Now DACS may not take a default permit as seriously as my agency did. I don't know. It is obvious that they do not take the statutory clock as seriously by the fact they are exceeding it consistently with every application. The agency I worked for would fire a processor if they had more than three applications go default. It was the most serious offense in permitting. DACS told me a few months ago that they had an exemption from the Statutory clock. I don't see how they could but I don't have a compelling reason to challenge them on that.

So if some one wants to request a license by default they can try it. I heard that some folks have had positive results on this with DACS. I would venture to say that they probably felt they would issue the permit anyway. I would also venture to say that if they feel there may be a disqualifying factor in the application they will entrench and not issue without a legal hearing.

As for me and my son who is waiting on his permit I can tell you this. It took DACS about four months to issue my CWFL and it seems it is going to take over six months for my son to get his. I am 58 years old and have been without a concealed weapons permit for 57 years. Waiting a few months for it was no problem. If I did without it for 57 years what is a couple of months more or less. I told my son the same thing, be patient, you did not have a permit all this time so what does it matter if you have to wait a while longer for it.

If they don't see a problem with the application and would issue anyway chances are you will get it right away. But if they have any problems with the application or feel you do not qualify for the permit for some reason I would think they would challenge your right to a default permit. If they act like my agency did then you are not afforded the chance to clarify any discrepancies (like redoing the fingerprints) in the application so they can issue it. Instead, the application will become a legal matter and you will have to go to a hearing to get it which will take about another year. Then again DACS may decide that letting someone that doesn't qualify for a carry permit have the permit is not that big of a deal. But I doubt it.

As for revocation. My agency revoked only one permit in south Florida that I can remember in the 15 years I was there and it took over two years to do it. By that time the damage was done. It is not as easy to revoke a permit as people think. There are legal proceedings and a bunch of hurdles before an agency can revoke a permit. Also the burden of proof falls on the agency once they issue the permit. While the application is still in process the burden of proof falls on the applicant.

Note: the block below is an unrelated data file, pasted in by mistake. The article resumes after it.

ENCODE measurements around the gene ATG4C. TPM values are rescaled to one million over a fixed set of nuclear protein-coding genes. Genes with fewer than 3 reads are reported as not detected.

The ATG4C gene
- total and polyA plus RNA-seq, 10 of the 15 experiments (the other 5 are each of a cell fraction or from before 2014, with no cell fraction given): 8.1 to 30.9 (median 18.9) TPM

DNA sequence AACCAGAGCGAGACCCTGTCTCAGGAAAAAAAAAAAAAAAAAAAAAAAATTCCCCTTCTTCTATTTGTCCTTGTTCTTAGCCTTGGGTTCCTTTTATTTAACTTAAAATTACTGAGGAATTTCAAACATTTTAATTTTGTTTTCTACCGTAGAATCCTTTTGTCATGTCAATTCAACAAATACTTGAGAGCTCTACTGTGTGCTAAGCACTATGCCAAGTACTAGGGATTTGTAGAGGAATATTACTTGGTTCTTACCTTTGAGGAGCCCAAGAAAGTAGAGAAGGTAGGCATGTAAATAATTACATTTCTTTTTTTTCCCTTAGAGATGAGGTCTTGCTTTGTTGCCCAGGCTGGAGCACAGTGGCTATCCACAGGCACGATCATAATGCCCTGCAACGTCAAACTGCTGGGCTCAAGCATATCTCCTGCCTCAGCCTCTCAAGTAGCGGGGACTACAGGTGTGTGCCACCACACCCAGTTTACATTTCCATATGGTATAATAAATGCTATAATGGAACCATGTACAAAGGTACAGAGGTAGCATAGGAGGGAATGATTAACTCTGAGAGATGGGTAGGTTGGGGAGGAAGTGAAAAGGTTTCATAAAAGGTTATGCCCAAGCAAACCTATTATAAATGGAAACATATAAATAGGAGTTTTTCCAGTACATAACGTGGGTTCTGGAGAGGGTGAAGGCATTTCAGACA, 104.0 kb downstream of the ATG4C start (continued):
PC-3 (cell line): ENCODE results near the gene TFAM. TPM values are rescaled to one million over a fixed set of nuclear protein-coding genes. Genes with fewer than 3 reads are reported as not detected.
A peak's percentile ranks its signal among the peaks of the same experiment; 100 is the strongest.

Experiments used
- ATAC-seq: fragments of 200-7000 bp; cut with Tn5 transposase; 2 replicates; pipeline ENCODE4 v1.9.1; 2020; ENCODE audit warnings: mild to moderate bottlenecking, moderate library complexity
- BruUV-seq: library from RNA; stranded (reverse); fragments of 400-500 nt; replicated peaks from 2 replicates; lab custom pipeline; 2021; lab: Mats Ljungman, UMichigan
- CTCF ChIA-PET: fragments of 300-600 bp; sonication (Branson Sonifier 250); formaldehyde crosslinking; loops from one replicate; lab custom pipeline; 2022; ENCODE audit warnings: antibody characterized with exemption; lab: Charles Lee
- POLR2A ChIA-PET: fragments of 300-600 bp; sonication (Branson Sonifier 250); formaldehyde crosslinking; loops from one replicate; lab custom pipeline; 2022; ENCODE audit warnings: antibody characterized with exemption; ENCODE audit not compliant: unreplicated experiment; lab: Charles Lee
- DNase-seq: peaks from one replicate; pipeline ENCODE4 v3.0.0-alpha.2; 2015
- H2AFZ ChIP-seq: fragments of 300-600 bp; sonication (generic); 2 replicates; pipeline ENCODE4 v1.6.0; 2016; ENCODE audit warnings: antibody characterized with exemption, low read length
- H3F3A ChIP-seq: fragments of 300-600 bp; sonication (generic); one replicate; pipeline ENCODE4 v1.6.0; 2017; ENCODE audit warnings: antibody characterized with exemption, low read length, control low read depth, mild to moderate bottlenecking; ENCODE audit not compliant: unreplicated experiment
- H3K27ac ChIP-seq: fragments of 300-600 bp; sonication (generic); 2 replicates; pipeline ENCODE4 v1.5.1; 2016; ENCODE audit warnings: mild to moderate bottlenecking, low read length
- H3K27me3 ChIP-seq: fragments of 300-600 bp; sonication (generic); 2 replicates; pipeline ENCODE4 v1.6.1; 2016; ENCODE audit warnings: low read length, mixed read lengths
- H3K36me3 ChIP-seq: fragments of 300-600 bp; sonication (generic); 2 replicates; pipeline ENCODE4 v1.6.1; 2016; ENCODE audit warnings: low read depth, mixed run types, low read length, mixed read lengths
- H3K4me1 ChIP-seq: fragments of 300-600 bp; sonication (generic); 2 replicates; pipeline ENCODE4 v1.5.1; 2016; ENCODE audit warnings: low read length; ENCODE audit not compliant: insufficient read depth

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Discussion Starter · #16 ·
Arrived Today!

My permit arrived today, after more than 5 months. No info as to why it was under review, but that's not important. Thanks again to all who responded.
 

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My permit arrived today, after more than 5 months. No info as to why it was under review, but that's not important. Thanks again to all who responded.
Happy for you! :thumsup
 

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My permit arrived today, after more than 5 months. No info as to why it was under review, but that's not important. Thanks again to all who responded.
Wow, unfortunately you must have been one of the end guys in last years disasterous backlog. Now I had a freind who went to the DOA office where they took his info on a computer, did the prints there and ten days later he had his permit in hand (before you got yours at five months). I know my renewal took less than two weeks.

However, in any case ... CONGRATULATIONS!:drinks
 

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Congratulations!
The world, it's now a safer place.:drinks